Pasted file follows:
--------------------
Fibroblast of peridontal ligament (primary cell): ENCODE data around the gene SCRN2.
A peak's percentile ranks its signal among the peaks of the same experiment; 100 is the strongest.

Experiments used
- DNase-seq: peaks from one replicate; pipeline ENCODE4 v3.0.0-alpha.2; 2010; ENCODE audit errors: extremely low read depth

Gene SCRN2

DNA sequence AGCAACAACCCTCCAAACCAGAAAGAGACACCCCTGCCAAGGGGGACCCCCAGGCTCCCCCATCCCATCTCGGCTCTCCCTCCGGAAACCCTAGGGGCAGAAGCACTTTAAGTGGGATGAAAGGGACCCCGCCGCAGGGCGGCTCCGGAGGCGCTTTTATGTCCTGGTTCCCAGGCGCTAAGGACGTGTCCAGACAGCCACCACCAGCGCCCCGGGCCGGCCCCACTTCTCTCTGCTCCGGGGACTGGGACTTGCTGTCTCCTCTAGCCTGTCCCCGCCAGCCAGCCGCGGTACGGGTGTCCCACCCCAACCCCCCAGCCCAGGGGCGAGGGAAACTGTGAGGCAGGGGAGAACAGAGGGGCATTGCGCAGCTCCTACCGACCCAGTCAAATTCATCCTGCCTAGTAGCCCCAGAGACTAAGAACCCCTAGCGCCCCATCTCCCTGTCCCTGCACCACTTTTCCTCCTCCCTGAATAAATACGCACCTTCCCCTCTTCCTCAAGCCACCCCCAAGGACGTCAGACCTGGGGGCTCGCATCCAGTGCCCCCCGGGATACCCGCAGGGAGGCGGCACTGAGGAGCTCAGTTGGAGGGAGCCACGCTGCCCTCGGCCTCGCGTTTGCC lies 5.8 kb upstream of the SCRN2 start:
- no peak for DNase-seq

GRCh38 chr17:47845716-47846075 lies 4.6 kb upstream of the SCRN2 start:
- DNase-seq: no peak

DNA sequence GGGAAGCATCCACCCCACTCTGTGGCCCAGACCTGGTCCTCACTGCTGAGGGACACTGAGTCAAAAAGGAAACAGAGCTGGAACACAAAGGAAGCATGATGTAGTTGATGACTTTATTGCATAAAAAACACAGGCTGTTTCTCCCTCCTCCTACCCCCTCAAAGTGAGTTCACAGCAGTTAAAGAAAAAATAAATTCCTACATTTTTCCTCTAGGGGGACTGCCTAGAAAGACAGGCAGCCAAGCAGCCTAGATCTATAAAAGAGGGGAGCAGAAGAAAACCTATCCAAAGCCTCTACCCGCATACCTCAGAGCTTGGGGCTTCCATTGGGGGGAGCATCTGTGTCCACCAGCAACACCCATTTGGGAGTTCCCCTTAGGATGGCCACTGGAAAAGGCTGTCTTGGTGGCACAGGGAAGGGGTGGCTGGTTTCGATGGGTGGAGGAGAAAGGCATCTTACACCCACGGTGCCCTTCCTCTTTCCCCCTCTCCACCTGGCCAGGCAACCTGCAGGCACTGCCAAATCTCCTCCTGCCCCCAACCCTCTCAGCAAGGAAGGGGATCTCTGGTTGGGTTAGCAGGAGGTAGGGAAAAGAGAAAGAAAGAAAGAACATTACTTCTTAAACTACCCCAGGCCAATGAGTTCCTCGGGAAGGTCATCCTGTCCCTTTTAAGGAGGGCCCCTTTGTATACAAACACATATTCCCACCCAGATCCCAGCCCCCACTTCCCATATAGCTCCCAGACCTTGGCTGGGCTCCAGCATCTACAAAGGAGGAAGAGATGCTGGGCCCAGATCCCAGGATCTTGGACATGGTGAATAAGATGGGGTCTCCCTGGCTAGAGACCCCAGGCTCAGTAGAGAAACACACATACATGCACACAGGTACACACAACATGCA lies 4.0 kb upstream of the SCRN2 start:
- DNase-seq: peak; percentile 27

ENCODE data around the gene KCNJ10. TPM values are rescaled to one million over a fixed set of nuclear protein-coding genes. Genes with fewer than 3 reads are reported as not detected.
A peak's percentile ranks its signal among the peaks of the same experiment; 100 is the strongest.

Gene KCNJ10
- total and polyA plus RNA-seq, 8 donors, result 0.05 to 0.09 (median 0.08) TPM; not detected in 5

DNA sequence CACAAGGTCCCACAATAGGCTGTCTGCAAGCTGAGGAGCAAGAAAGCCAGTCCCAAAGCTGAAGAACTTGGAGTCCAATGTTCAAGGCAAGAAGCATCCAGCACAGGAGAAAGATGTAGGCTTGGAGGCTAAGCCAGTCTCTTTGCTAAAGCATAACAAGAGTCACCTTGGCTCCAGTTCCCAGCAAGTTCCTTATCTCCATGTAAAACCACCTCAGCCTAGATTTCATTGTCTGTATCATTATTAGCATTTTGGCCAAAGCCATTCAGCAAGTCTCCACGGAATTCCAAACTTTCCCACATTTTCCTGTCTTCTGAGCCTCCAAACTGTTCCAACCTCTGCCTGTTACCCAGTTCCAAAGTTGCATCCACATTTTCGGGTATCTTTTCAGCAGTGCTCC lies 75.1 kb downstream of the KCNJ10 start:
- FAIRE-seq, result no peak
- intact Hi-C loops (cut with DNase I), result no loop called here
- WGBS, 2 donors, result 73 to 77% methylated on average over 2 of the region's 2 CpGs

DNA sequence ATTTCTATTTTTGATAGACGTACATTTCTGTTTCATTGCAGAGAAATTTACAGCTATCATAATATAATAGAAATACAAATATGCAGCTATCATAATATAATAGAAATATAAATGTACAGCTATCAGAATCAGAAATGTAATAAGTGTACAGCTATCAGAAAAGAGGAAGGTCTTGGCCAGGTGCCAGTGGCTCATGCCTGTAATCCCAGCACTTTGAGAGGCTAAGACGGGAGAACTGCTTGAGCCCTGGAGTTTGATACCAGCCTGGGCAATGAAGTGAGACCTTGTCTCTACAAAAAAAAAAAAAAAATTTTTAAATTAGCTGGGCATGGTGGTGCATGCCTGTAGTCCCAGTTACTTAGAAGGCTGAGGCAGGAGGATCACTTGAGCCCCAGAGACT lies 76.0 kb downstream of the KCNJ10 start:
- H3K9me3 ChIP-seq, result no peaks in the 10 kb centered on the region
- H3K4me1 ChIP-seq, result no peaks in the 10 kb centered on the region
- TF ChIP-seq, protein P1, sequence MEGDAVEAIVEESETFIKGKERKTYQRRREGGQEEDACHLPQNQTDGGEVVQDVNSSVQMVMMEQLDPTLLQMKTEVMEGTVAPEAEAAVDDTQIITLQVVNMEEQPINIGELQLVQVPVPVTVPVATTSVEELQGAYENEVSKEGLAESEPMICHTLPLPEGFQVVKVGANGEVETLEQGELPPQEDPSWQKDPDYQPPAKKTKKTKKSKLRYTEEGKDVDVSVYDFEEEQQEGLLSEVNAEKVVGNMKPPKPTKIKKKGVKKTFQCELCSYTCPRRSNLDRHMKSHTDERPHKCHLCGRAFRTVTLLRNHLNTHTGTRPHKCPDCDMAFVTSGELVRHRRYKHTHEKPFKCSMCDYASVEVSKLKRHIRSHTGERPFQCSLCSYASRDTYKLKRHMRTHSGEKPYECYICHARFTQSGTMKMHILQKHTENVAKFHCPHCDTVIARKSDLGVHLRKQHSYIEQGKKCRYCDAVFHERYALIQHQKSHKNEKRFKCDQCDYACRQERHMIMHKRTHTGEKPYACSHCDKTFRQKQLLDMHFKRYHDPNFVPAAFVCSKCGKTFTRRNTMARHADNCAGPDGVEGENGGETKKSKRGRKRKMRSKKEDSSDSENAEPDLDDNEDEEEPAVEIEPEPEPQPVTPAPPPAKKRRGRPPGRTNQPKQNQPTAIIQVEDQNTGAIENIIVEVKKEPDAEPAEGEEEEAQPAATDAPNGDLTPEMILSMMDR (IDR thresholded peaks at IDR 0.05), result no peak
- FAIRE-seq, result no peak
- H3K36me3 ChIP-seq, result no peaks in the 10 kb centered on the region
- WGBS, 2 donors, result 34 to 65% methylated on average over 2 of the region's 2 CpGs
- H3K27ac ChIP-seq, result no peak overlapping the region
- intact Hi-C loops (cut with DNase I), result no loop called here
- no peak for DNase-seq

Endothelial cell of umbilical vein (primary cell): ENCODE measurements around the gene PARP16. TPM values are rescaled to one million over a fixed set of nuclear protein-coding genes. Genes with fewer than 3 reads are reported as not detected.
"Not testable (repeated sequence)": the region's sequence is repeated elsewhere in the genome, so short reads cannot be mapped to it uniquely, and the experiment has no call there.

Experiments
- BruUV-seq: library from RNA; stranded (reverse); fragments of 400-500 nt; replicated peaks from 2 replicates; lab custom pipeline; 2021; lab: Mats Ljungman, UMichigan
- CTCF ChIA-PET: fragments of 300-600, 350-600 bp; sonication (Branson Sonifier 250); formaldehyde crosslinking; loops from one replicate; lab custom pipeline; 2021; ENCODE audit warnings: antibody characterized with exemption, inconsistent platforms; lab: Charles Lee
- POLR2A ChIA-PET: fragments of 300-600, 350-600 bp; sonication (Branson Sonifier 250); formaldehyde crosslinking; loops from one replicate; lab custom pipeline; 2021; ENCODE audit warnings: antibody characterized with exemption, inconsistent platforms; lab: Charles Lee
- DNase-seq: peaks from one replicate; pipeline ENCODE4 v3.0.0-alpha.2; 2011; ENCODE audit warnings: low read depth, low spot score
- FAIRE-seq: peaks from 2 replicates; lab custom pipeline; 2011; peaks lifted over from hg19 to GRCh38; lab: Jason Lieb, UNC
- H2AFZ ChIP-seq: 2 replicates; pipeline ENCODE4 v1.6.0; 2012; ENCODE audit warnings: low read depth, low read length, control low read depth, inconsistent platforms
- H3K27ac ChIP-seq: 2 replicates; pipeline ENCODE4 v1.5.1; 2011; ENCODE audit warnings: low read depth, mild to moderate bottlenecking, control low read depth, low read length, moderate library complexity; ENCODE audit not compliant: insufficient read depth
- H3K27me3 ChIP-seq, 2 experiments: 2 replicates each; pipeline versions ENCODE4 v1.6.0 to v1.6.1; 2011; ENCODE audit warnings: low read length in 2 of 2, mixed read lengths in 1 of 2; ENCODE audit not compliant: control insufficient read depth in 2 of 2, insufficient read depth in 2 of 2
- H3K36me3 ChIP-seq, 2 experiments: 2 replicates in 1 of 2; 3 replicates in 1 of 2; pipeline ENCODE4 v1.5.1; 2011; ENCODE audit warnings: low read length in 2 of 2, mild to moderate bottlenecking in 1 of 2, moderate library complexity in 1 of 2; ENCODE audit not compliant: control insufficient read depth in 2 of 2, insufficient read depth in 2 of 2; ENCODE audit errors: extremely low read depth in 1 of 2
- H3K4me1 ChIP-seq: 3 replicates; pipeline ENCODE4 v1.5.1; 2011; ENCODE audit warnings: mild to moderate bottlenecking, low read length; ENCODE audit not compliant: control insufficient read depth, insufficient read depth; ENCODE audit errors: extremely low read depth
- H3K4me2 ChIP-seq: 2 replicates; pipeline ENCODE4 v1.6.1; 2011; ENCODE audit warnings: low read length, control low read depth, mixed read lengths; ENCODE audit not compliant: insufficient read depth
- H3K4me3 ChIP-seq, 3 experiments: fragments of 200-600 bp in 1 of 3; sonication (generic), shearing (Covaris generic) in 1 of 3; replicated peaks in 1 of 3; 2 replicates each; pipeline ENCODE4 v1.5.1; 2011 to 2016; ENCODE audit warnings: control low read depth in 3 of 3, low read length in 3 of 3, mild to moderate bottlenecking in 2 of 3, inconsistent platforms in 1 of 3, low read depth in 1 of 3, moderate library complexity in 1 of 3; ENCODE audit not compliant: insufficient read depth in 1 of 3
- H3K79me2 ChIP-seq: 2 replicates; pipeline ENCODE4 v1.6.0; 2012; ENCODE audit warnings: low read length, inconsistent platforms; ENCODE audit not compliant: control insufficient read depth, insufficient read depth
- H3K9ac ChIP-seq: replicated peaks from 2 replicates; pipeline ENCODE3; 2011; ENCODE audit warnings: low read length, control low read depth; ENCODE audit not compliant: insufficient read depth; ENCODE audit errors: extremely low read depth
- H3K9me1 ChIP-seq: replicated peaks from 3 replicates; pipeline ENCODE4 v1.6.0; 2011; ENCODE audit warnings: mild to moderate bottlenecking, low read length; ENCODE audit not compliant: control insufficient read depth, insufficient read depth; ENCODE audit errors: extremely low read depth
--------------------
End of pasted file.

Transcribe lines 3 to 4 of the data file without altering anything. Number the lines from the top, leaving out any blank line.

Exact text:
Experiments used
- DNase-seq: peaks from one replicate; pipeline ENCODE4 v3.0.0-alpha.2; 2010; ENCODE audit errors: extremely low read depth